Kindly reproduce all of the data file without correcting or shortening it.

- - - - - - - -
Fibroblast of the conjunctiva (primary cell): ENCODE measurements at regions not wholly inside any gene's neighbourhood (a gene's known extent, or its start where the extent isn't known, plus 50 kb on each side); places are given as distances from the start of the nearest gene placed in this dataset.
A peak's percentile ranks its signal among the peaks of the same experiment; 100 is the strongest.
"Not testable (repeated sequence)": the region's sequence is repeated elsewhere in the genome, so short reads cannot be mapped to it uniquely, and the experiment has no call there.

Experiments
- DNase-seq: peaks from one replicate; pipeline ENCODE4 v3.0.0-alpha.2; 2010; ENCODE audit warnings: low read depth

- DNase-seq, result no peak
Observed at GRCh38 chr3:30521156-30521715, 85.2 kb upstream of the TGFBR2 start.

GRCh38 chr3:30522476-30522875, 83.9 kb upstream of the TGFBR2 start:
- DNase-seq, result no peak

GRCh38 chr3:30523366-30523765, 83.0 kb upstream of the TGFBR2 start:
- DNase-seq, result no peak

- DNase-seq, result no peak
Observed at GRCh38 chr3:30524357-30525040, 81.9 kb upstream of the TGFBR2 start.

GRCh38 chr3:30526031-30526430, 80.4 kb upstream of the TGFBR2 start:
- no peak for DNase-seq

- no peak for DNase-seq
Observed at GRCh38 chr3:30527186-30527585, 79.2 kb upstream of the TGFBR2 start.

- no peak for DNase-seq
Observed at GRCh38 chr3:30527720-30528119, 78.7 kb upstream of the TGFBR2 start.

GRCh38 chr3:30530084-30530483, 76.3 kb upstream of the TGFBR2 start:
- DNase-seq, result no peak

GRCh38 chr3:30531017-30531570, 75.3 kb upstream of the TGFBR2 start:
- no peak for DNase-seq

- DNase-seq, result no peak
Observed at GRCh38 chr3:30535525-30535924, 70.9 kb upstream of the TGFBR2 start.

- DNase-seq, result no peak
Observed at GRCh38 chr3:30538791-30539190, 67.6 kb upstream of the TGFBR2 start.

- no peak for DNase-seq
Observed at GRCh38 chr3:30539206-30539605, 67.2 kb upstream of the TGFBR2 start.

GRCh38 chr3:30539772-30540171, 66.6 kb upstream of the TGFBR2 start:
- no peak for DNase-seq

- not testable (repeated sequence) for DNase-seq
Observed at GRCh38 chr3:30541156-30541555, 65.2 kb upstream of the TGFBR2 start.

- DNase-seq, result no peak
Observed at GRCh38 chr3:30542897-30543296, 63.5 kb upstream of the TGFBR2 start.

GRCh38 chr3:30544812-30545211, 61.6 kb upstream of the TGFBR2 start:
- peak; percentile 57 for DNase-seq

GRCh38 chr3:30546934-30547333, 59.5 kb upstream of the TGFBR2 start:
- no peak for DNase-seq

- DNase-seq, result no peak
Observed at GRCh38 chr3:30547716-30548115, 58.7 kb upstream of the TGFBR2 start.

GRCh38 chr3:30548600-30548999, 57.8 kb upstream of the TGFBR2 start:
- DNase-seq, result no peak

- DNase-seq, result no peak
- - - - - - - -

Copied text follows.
Fibroblast of the conjunctiva (primary cell): ENCODE measurements at regions not wholly inside any gene's neighbourhood (a gene's known extent, or its start where the extent isn't known, plus 50 kb on each side); places are given as distances from the start of the nearest gene placed in this dataset.
A peak's percentile ranks its signal among the peaks of the same experiment; 100 is the strongest.
"Not testable (repeated sequence)": the region's sequence is repeated elsewhere in the genome, so short reads cannot be mapped to it uniquely, and the experiment has no call there.

Experiments
- DNase-seq: peaks from one replicate; pipeline ENCODE4 v3.0.0-alpha.2; 2010; ENCODE audit warnings: low read depth

- DNase-seq, result no peak
Observed at GRCh38 chr3:30521156-30521715, 85.2 kb upstream of the TGFBR2 start.

GRCh38 chr3:30522476-30522875, 83.9 kb upstream of the TGFBR2 start:
- DNase-seq, result no peak

GRCh38 chr3:30523366-30523765, 83.0 kb upstream of the TGFBR2 start:
- DNase-seq, result no peak

- DNase-seq, result no peak
Observed at GRCh38 chr3:30524357-30525040, 81.9 kb upstream of the TGFBR2 start.

GRCh38 chr3:30526031-30526430, 80.4 kb upstream of the TGFBR2 start:
- no peak for DNase-seq

- no peak for DNase-seq
Observed at GRCh38 chr3:30527186-30527585, 79.2 kb upstream of the TGFBR2 start.

- no peak for DNase-seq
Observed at GRCh38 chr3:30527720-30528119, 78.7 kb upstream of the TGFBR2 start.

GRCh38 chr3:30530084-30530483, 76.3 kb upstream of the TGFBR2 start:
- DNase-seq, result no peak

GRCh38 chr3:30531017-30531570, 75.3 kb upstream of the TGFBR2 start:
- no peak for DNase-seq

- DNase-seq, result no peak
Observed at GRCh38 chr3:30535525-30535924, 70.9 kb upstream of the TGFBR2 start.

- DNase-seq, result no peak
Observed at GRCh38 chr3:30538791-30539190, 67.6 kb upstream of the TGFBR2 start.

- no peak for DNase-seq
Observed at GRCh38 chr3:30539206-30539605, 67.2 kb upstream of the TGFBR2 start.

GRCh38 chr3:30539772-30540171, 66.6 kb upstream of the TGFBR2 start:
- no peak for DNase-seq

- not testable (repeated sequence) for DNase-seq
Observed at GRCh38 chr3:30541156-30541555, 65.2 kb upstream of the TGFBR2 start.

- DNase-seq, result no peak
Observed at GRCh38 chr3:30542897-30543296, 63.5 kb upstream of the TGFBR2 start.

GRCh38 chr3:30544812-30545211, 61.6 kb upstream of the TGFBR2 start:
- peak; percentile 57 for DNase-seq

GRCh38 chr3:30546934-30547333, 59.5 kb upstream of the TGFBR2 start:
- no peak for DNase-seq

- DNase-seq, result no peak
Observed at GRCh38 chr3:30547716-30548115, 58.7 kb upstream of the TGFBR2 start.

GRCh38 chr3:30548600-30548999, 57.8 kb upstream of the TGFBR2 start:
- DNase-seq, result no peak

- DNase-seq, result no peak